Question 2

Is the Court of Appeal correct in affirming the decision of the High Court that the plaintiff has no "locus standi" to bring this action.

In paragraph 3 of her statement of claim the plaintiff is described as "holder" of the bills of exchange in dispute in this case and the defendant as the 'acceptor' of those bills. In paragraph 5 of the statement of defence the defendant denied that plaintiff was the holder of the bills sued on "at the commencement of this action."

An issue was thereby joined whether plaintiff was or was not the holder of the said bills. That is an issue to be resolved on evidence. But without calling for evidence, the learned trial Judge resolved that the plaintiff had no locus standi to sue and found that she was not the holder of the bills. The learned Judge said:

"Furthermore, there is nothing in the statement of claim which establishes that there is a dispute or controversy between the parties herein. The plaintiff is not a holder of the bills of exchange sued upon. He therefore, again has no locus standi to bring an action against the defendant.

(Words in italics mine)

The majority Justices of the court below did not address the issue as to whether or not a cause of action was disclosed in the statement of claim. Ayoola, JCA, in his dissenting judgment did.

The learned Justice said:

"In this case the statement of claim contained sufficient facts which disclosed a reasonable cause of action, namely: the right in which the plaintiff claimed (as holder [payee]) the capacity in which the defendant was sued (as acceptor); the fact of dishonor and the particulars of the claim. In my judgment the learned Judge erred in holding that the statement of claim did not establish that there was a dispute. His error in that conclusion is further heightened by the fact that the defendant deemed it fit to join issue on almost all the averments in the statement of claim."

I agree entirely with the above views of the learned Justice of the Court of Appeal (as he then was). The statement of claim clearly disclosed a cause of action and the plaintiff as holder of the bills of exchange in contention in this case, has locus standi to sue the defendant, the acceptor of the bills for non-payment. Had the learned trial Judge adverted his mind to section 54 of the Bills of Exchange Act, Cap. 35 as to the liability of an acceptor of a bill of exchange and section 43(2) of the act as to the consequences of the dishonour of a bill by non-payment, he would not have concluded that the plaintiff had no locus standi to institute the present action. A bill is dishonoured for non-payment see section 47 of the act.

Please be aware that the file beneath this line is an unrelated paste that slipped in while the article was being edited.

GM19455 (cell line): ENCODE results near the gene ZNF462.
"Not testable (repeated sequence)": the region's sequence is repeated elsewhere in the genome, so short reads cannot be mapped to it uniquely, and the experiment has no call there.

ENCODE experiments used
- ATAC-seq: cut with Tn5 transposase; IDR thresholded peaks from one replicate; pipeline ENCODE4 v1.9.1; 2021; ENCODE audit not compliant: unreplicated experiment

Before I leave this issue, I must remark, how be it briefly on the seeming confusion in the minds of the learned trial Judge and the majority Justices of the court below. This is in respect of capacity to sue and locus standi, that is, standing to sue. The learned trial Judge observed:

"The plaintiff in the instant suit is shown simply as 'Bank of Baroda'. The statement of claim is silent as to its capacity. Going by the name, it is not a natural person, it is a bank, but it has not been shown in the statement of claim that it has its own distinct legal personality. For this reason it does not have the necessary locus standi to bring an action. See section 6(6)(b) of the constitution."

The learned Judge, with respect to him, seemed to have confused the legal capacity of the plaintiff to sue with her right or standing to sue. One may have legal capacity to sue but may not have the right or standing to institute the action. A glaring example of this is Senator Abraham Adesanya v. President of the Federal Republic of Nigeria & Anor. (1981) NSCC 146; (1981) 5 SC 121 (1981) ANLR 1; 2 NCLR 358. Neither is the failure to disclose a cause of action in the statement of claim a case of locus standi.

Their Lordships that constituted the majority in the court below did not, with respect, fair better than the learned trial Judge.

Pats-Acholonu, JCA observed:

"Since I do not know who the Bank of Baroda is and there is nothing on the record to show in which capacity it took out the writ as by way of explaining itself in pleadings, I do agree with the court below that it is not a legal person otherwise it would have said so. Therefore it has no locus standi to maintain an action. "